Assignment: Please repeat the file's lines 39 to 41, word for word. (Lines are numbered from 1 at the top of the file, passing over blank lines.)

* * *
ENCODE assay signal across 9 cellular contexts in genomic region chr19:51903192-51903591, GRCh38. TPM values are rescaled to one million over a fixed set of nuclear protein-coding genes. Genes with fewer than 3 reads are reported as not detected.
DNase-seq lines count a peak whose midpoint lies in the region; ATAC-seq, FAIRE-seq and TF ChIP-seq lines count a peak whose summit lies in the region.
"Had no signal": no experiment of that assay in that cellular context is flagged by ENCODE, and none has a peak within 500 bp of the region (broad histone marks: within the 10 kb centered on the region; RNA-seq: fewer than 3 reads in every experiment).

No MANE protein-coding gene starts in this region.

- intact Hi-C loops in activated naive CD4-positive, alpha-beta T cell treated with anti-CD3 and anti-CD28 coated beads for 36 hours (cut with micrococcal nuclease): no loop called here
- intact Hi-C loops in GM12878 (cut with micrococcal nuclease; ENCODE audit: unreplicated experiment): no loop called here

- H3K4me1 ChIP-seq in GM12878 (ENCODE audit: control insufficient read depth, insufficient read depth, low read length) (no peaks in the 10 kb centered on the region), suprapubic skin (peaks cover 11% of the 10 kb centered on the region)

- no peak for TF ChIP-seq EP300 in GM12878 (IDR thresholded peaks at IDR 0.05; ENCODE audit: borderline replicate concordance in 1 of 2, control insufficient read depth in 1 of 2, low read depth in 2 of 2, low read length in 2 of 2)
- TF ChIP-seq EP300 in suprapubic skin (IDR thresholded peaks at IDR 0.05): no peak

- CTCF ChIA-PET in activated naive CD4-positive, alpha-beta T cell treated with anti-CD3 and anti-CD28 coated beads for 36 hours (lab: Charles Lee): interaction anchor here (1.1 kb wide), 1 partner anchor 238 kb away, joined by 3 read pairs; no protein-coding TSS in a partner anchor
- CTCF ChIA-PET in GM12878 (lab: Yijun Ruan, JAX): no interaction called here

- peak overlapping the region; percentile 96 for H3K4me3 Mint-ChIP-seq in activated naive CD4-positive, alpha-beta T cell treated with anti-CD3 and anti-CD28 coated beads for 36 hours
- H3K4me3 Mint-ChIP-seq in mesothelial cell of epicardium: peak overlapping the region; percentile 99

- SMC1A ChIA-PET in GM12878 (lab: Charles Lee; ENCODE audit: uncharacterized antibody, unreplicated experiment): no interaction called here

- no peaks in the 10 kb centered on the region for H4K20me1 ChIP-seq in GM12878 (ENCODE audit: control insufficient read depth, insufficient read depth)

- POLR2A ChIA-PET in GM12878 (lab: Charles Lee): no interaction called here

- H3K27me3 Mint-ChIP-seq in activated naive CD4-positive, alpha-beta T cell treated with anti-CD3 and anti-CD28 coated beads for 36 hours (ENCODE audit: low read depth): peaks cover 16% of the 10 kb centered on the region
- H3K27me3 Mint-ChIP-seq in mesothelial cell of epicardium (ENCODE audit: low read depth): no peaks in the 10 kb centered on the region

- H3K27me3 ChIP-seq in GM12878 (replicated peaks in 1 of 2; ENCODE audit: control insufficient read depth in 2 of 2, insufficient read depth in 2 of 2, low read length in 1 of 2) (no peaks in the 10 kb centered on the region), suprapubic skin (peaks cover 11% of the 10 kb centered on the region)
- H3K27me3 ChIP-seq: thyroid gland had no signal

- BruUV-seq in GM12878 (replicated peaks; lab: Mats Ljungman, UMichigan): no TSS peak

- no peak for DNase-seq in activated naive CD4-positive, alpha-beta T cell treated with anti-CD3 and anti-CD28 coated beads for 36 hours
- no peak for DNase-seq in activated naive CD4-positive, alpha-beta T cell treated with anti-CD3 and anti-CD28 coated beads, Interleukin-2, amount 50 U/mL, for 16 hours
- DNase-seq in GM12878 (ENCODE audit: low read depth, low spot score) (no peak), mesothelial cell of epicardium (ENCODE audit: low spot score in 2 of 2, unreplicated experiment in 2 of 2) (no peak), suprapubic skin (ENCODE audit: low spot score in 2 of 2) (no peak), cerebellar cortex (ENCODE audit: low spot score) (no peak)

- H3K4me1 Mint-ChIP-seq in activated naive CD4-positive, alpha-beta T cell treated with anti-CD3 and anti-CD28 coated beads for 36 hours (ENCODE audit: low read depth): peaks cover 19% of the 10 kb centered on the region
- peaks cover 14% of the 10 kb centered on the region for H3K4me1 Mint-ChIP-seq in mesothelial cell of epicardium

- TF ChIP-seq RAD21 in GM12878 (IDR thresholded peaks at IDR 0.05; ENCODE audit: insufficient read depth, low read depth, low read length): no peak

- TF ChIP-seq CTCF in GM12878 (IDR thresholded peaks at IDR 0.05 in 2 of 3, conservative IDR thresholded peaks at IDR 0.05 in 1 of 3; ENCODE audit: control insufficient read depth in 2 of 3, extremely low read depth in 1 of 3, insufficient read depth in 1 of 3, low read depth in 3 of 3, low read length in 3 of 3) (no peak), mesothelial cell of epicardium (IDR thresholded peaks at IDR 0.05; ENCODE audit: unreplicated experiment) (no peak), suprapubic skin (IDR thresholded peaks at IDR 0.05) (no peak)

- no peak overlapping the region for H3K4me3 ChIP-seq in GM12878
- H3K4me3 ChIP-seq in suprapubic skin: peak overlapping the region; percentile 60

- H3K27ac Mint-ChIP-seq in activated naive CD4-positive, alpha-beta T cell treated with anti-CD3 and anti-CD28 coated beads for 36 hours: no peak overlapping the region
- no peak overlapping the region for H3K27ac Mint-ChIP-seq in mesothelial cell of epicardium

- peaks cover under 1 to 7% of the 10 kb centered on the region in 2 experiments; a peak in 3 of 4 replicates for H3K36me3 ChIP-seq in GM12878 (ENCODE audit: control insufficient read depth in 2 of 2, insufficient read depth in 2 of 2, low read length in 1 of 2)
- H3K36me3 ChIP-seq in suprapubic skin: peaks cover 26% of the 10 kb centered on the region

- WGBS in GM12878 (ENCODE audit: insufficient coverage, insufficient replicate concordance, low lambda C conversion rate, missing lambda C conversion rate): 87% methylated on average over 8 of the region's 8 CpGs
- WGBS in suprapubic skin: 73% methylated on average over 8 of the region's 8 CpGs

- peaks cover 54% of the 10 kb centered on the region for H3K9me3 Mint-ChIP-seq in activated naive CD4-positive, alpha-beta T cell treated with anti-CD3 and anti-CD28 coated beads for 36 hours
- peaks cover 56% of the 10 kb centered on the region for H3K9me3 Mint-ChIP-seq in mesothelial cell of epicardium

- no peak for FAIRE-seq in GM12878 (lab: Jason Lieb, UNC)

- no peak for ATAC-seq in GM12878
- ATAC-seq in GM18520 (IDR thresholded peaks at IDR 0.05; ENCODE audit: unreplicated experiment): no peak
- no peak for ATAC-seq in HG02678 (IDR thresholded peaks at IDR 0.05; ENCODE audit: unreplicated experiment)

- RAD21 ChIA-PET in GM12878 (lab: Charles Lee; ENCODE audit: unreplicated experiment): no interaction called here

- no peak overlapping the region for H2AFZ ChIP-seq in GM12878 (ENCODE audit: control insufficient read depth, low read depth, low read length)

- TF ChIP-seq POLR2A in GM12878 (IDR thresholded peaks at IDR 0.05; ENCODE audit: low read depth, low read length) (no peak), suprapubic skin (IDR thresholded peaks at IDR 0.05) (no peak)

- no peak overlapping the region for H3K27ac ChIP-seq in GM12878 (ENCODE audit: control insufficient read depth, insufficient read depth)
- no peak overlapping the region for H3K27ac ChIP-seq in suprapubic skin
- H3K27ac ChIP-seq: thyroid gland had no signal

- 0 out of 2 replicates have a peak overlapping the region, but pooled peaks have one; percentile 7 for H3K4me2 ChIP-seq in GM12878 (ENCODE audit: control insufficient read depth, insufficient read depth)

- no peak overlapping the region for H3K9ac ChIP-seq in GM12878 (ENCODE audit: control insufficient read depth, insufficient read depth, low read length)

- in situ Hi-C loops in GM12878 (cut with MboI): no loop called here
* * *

- no peak for FAIRE-seq in GM12878 (lab: Jason Lieb, UNC)

- no peak for ATAC-seq in GM12878
- ATAC-seq in GM18520 (IDR thresholded peaks at IDR 0.05; ENCODE audit: unreplicated experiment): no peak